Local Meditation Teachers Share the Basic Principes of This Simple but Powerful Practice

Tim Burkett, guiding teacher at the Minnesota Zen Meditation Center.

Meditation is so popular right now it’s hard to imagine it ever being outside the American mainstream. But just a couple of decades earlier, that’s exactly where it was, as it was considered too weird and exotic to ever gain traction outside of a small group of devotees. That’s all changed in the years since, and talk of meditation and mindfulness is now seemingly everywhere. From smartphone apps to weekend-long silent retreats, there are myriad ways to get acquainted with this ancient practice, though perhaps none better than simply taking a class and learning alongside others. Thankfully, there are many local options for beginning and experienced meditators alike.

While the word “meditate” often conjures commands to clear the mind of thought and tune out the exterior world, Steve Matuszak, program coordinator at the Dharma Field Zen Center, says that’s not really what the practice is about. “I know a lot of times it almost seems like the instructions are not to think, but that’s not it—it’s about noticing and being present,” he says.

Matuszak originally came to Dharma Field at the suggestion of his therapist, who thought regular meditation would provide a relief from anxiety. He was surprised, however, to find that in meditation class, the emphasis lay not on the physical and psychological benefits but rather the moment at hand.

“I came here to relax, but I found that the meditation practice wasn’t really that relaxing—but then I learned that it was me doing that,” Matuszak says. “I started to realize that a lot of what I was doing in my daily interactions was the same stuff that I was doing [in the meditation hall]. I’d feel antsy or I’d feel bugged by something, and out there, I could blame someone … but in meditation, it was just me. That’s something you start to see—you start noticing your habits of thought and your emotional and physical responses to things.”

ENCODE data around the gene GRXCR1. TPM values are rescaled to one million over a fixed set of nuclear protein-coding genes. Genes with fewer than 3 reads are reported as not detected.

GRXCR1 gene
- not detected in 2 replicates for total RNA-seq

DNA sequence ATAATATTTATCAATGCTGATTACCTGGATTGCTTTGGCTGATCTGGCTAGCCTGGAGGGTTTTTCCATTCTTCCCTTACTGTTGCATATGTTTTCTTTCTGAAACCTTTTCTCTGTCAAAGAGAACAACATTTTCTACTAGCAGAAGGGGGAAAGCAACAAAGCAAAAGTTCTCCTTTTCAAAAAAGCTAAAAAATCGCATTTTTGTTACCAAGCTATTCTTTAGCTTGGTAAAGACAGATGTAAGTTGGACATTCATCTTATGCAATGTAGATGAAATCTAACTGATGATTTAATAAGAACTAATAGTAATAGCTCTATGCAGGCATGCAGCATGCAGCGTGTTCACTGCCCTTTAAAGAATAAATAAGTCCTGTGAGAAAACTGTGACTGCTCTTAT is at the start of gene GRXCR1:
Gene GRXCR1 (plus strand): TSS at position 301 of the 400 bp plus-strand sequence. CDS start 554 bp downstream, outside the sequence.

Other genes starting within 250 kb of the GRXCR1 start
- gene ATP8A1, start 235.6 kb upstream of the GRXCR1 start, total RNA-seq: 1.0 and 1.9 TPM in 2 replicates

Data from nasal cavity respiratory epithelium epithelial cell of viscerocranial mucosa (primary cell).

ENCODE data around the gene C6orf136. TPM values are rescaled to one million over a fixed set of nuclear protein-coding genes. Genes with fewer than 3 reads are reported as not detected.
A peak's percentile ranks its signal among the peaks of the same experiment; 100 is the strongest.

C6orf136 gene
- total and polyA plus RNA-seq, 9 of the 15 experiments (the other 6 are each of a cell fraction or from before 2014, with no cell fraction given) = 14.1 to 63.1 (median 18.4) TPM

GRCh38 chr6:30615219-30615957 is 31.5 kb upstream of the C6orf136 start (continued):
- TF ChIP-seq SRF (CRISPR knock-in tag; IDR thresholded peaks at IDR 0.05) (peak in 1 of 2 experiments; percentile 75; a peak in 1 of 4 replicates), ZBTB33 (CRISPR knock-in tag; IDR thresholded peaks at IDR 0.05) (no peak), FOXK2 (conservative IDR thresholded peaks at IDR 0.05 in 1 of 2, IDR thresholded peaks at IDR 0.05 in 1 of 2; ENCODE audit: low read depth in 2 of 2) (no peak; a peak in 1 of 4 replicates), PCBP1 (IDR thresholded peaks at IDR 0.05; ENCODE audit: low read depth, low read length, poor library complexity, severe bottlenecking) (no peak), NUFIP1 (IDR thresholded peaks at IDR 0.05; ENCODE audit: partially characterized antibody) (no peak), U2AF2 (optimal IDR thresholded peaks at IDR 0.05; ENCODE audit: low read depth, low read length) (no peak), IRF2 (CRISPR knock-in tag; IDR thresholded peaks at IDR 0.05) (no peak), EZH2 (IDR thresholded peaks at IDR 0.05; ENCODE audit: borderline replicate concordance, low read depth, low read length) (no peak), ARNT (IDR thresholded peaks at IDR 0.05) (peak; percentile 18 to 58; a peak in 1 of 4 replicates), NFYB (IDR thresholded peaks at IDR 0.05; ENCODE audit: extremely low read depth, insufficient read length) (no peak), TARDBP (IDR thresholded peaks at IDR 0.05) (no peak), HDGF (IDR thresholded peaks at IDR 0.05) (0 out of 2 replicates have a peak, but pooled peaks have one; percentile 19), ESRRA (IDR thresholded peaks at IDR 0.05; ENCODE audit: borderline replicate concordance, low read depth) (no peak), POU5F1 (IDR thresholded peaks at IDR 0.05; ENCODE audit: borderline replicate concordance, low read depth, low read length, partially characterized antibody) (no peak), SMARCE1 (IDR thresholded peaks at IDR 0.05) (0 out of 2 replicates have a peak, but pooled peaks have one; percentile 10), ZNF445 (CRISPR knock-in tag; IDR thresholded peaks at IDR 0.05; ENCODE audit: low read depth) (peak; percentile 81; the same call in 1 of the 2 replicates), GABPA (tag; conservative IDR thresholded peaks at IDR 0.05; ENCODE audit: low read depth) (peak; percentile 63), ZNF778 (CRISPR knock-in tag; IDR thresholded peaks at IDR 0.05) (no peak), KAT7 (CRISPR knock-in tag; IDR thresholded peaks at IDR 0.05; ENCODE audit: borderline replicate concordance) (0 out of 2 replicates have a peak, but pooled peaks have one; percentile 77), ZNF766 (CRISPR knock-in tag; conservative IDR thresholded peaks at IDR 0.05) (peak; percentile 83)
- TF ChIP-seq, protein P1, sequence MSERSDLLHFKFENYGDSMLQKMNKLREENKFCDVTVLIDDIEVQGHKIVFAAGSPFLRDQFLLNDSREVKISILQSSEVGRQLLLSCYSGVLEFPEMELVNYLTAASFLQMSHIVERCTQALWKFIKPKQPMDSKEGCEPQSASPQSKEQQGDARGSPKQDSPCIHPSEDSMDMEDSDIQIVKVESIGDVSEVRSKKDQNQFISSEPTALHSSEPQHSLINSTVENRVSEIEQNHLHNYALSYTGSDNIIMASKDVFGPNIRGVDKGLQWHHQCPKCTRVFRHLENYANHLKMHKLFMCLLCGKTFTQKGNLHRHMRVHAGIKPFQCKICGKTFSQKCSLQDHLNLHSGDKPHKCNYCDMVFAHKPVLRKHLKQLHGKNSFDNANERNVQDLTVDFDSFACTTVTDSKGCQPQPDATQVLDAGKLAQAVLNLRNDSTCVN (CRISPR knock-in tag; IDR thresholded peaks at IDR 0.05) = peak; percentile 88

He likens the change he’s experienced since meditating to being in a bathtub full of water as the temperature gradually increases—so incrementally, it’s hard to take stock of the change. “It does feel to me like I get less stressed out, although of course I still do from time to time. Meditation doesn’t get rid of anything. It’s not about taking a vacation from reality. It’s about being fully present with life as it’s showing up,” he says.

Tim Burkett, guiding teacher at the Minnesota Zen Meditation Center, echoes that assertion. “We don’t spend much time in our moments. We spend so much brain time before and after, worrying and regretting,” he says. “We worry before the moment and regret after. In meditation, we can learn to just be present with what is, just enjoy what is.”

Burkett says since beginning meditation—now nearly five decades ago—he’s been able to tap into what he calls the deep stillness. “It brings a sense of calmness, an ability to slow down your thinking and notice the space between your thoughts. You can rest on the space that surrounds your thoughts and is between your thoughts so you’re not just obsessing and compulsing, reviewing and rehearsing. All of that thinking gets in the way of our ability just to enjoy,” he says.